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My original LED light cube got allot of reactions. Some of them where about making the LED's react to music. This did sound very interesting and I found some instructables on here.
Unfortunately I found it very hard to understand those instructables. In my opinion they weren't explained well enough and even some circuits weren't correct.

That's why I though I build one and make an instructable of it. I tried to make this instructable so easy, that everyone with or without any experience can make one!

If you make one, don't forget to share your end result photos and movies with us.

Below you'll see the end result of my Music LED Light Box.

The movie is shot with my Canon Digital Camera, in the dark. My camera can't handle the fast switching between light and dark very well. In reality the effect is even nicer then on the video.



Before people go asking who's music or what songs these are in this video, these beats are made by my brother.  :)
You can visit his website www.motabeatz.com or  YouTube channel for more information and songs.

Step 1: Materials & Tools

To make this Music LED Light Box you can use many different things and build it different ways.
In this instructable I'll explain how I made it, a very simple way.

Materials
- 12v Adapter (a battery can be used as well)
- 3.5 jack headphone cable.
- tip31 transistor (this is the key to the whole project) - $0.50
- 5mm LED's (the color or amount is totally up to you, 1 LED per 3v. I used 12v, so 4 LEDs) - $0.28
- A4 acrylic sheet - 3mm thick (also known as 'plexiglass') - $2.00
- Fine sandpaper (I used 400) - $1.00
- Electrical Wire

If you see a price above, that means I bought it. The rest I just ripped of some old junk. The 12v Adapter was from an old wireless headphone and the 3.5 jack plug is from another old headphone.

Tools
- Jigsaw (also a Jeweler Saw can be used. But that's really hard to get straight lines)
- Glue Gun (hot glue, other glue to glue acrylic is possible)
- Drilling tool
- Solder tool (optional)
- Pen

Ones you've got this stuff you're ready to begin!


Step 2: Preparing the box

From the acrylic sheet we're going to build the box.

1. Draw out the plates for the box on the acrylic sheet (photo 1). My longer plates are 15cm x 5cm. And the squares are 5cm x 5cm. Of course you can use any size for a box you want.

2. Use the jig saw to cut the plates from the acrylic sheet. Be sure to do this as perfect as you can. Because all plates need to line up nice with each other (photo 2).
If the plates don't turn out to be equal, you can sand the sides till they all fit nice.


3. Get the drilling tool and use a drill bit that is the same size as the thickness of the headphones cord (photo 3).  Then drill another hole for the adapter to go though.
When you're drilling, do this very carefully! You don't want to hurry, else you might put too much pressure on it and break the plate.


Step 3: Frosting and Diffusing

To get the nice 'glowing' effect with the LED box, we need to have a 'frosted' look on the box and need LED's that are diffused.

I only could get my hands on water clear acrylic sheets and water clear LED's. For all those who have the same, continue with this step.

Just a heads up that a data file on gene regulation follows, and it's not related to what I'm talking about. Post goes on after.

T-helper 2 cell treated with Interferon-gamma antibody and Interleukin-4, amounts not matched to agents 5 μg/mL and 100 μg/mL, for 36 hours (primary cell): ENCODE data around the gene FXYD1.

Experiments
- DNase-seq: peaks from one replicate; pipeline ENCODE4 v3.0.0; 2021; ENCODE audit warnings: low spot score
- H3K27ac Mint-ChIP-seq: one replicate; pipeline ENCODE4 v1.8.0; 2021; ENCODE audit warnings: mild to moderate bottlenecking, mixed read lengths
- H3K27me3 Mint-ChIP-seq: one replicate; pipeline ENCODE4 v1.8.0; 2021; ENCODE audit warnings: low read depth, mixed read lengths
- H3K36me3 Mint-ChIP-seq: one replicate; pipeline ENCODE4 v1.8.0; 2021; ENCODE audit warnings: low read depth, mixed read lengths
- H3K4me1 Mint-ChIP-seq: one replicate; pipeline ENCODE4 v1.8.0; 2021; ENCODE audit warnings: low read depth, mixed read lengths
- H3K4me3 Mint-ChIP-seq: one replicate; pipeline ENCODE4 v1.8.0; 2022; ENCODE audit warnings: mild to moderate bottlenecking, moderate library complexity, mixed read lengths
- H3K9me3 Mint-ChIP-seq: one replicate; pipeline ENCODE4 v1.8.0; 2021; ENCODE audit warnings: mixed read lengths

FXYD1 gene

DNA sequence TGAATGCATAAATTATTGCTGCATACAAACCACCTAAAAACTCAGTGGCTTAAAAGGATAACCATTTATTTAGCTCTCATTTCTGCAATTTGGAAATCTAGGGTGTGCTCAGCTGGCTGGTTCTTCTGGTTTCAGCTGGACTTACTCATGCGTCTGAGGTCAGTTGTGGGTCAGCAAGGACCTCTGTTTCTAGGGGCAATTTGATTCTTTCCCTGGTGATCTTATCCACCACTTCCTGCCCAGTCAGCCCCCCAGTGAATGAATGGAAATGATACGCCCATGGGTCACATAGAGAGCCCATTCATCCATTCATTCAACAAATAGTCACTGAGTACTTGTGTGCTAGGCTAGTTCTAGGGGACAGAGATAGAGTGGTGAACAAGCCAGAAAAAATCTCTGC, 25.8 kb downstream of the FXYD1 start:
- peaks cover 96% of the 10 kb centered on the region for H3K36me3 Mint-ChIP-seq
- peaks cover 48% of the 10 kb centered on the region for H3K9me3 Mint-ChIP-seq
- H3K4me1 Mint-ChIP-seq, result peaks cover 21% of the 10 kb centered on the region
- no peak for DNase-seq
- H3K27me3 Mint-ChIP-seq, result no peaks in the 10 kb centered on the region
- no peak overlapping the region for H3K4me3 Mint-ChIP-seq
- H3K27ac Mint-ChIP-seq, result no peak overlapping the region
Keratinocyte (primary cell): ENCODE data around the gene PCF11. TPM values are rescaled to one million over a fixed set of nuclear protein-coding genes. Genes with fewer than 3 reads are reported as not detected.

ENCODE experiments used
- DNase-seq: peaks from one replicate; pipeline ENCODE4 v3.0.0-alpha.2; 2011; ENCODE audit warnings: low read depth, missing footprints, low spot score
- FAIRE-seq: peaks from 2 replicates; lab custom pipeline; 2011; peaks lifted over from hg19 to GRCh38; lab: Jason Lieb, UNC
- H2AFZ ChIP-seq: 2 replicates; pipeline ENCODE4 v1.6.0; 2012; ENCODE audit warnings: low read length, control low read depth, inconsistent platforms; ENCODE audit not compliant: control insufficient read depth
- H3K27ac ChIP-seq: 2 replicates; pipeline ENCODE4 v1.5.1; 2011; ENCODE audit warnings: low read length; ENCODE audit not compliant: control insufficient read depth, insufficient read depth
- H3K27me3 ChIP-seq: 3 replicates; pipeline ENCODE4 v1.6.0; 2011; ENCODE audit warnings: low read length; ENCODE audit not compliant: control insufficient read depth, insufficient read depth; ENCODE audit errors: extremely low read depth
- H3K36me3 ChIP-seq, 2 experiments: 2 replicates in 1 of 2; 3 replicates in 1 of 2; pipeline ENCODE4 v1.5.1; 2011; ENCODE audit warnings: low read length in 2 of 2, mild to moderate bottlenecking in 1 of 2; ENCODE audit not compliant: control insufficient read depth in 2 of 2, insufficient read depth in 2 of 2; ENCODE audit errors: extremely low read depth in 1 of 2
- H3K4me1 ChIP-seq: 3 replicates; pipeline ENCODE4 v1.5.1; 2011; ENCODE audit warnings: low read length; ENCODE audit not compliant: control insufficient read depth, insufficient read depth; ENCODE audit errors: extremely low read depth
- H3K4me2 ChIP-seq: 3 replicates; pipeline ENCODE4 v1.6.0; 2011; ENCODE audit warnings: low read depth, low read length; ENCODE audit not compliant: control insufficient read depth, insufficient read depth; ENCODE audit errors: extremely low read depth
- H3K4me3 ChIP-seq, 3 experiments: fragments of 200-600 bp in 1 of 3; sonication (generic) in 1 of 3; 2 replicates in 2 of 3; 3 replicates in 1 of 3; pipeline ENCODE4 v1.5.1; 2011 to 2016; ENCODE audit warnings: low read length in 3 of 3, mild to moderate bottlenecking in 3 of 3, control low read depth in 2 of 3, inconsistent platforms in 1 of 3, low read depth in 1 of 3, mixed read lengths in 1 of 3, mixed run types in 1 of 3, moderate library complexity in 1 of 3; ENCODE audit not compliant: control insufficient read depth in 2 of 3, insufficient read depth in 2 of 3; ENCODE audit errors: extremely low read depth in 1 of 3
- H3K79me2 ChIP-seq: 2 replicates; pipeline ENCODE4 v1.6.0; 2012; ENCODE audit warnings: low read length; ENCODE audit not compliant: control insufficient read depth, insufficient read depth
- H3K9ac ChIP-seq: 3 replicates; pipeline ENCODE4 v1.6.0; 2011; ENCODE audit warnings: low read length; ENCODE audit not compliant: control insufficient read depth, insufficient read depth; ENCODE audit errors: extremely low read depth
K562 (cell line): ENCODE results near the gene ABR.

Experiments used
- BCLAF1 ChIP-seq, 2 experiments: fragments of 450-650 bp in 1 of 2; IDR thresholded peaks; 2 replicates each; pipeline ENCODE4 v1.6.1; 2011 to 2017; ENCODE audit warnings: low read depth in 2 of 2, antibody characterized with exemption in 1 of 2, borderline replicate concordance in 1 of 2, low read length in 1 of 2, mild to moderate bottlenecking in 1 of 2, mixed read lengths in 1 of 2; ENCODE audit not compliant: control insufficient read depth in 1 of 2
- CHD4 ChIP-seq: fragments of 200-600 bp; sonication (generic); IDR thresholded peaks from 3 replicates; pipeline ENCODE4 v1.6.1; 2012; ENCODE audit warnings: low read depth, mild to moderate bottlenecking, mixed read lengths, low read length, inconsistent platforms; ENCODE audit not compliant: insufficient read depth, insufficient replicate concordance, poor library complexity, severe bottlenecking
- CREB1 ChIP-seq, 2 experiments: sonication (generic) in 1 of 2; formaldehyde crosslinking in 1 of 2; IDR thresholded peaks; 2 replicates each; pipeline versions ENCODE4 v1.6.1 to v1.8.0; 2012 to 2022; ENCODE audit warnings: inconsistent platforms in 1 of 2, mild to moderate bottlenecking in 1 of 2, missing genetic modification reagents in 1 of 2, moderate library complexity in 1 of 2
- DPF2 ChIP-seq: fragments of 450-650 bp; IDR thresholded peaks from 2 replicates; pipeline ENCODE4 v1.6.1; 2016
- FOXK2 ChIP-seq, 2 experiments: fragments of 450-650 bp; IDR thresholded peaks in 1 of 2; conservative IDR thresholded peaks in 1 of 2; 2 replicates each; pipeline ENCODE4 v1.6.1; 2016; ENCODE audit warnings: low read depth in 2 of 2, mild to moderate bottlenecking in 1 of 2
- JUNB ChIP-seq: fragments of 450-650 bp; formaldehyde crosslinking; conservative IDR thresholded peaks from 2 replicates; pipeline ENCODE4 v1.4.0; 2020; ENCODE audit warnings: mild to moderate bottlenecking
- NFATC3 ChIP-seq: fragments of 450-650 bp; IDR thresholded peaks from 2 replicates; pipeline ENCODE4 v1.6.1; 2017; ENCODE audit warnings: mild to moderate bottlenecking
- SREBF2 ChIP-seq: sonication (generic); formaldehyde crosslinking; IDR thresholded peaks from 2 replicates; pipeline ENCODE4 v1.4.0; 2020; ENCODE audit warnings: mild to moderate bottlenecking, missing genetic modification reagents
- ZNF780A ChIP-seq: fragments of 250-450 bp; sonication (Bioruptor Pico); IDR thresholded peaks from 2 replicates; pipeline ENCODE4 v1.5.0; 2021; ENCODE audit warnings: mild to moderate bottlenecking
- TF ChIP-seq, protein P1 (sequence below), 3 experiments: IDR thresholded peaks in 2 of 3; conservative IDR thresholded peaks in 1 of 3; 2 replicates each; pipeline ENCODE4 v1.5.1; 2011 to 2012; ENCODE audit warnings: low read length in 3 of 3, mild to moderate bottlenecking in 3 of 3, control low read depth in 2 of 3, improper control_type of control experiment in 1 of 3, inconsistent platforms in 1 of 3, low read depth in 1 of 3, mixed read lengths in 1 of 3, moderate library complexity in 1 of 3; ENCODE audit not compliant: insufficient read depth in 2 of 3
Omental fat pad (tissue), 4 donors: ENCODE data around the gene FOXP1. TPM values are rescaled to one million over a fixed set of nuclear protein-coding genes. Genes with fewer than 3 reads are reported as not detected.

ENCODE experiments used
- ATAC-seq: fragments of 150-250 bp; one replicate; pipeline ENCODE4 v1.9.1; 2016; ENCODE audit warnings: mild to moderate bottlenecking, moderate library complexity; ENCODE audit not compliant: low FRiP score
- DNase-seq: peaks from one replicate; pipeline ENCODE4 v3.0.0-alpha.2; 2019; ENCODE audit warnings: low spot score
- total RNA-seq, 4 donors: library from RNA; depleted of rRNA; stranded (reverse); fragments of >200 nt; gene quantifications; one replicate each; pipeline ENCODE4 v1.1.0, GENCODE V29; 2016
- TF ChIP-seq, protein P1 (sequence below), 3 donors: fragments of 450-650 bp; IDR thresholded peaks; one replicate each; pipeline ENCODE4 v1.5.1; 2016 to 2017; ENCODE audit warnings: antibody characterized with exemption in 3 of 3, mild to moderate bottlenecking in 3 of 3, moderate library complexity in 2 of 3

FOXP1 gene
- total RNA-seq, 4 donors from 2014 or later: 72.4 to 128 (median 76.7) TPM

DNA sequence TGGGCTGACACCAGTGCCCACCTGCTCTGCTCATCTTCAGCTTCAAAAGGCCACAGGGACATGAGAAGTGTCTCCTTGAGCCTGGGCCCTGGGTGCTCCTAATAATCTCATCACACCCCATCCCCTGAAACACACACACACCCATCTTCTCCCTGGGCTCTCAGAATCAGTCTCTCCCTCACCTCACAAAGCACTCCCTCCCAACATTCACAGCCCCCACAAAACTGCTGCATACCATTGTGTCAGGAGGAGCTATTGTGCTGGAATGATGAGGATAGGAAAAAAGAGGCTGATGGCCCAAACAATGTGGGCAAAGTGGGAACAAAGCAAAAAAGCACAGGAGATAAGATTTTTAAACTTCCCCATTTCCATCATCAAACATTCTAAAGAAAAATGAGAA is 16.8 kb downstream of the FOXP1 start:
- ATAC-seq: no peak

If you already have frosted acrylic (opal acrylic) and diffused LED's, then you can continue with step 4.

1. Get the fine sandpaper (400) and place it on a table, with the sanding side up. Get a plate and rub it over the sandpaper in a circular motion. If one side is frosted enough, turn the plate over and do the same with that side.
Now you'll have a nice frosted looking effect we need (photo 1 and 2 to see the difference).


2. Do the same with the LED's. Sand the LED's until they get the nice diffused look (Photo 3,4 and 5).

Photo 5 shows you 1 diffused and 1 water clear LED hooked on a 3v button cell.

Step 4: Building the box

Now we've got the plates for the box, we need to put them together.

Before you go and glue parts together, make sure first they fit nicely onto each other. We need all parts to fit nicely.


1. After fitting the plates get the glue gun and glue the first 3 plates together. If you have some trouble holding the plates together before gluing, you can use some tape to hold them together. This way you can put the glue on more relaxed.

After gluing the 3 plates you should have something like photo 2

2. After the glue is dried, it's time to glue in the side plates. First place them and see if they fit nicely.
If not sand the sides a bit so everything fits nice together. Then glue them on their place.


The last (bottom) plate will not be attached yet. We need to put the whole circuit on the bottom plate later and then put it in place.

At this moment you should have something like photo 3 and 4.

Step 5: Preparing the circuit

Since I have no experience in electronics whatsoever, this was the toughest part for me to find out.
Other instructables had no good explaining on this subject.

So for everyone who's new to this electronics stuff and have no idea what they're doing, here is some explaining for the circuit.

1. How many LED's to use?
The average LED needs 3v to work. If you are going to put the LED's in series (like I did) you need to calculate how many LED's you can use with your adapter. The formula you can use is adapter output voltage / LED voltage = Total LED's

So if you use a 12v adapter with the 3v LED's its: 12 / 3 = 4 LED's

You can also put LED's parallel in the circuit. But I'm not getting into this, just so that this instructable stays simple and easy to understand for everyone. Let's just focus now on the LED's in series.
If you want to experience with more LED's, you can always calculate your LED's and resistors here.

2. The real voltage on a adapter.
Before I went building this circuit, I thought it would be useful to measure the real voltage on the adapter. The sticker on the adapter (photo 1) says the output 12v. But once I hooked it up on my multimeter, it shows that the actual output is around the 18v (photo 2).

So that means I can calculate the LED's again: 18 / 3 = 6 LED's.

Since I'm going to make the LED's in series I can use 6 LED's in my circuit. 


3. The 3.5 audio jack plug
Which wire is what? That's what I was asking and trying to find out.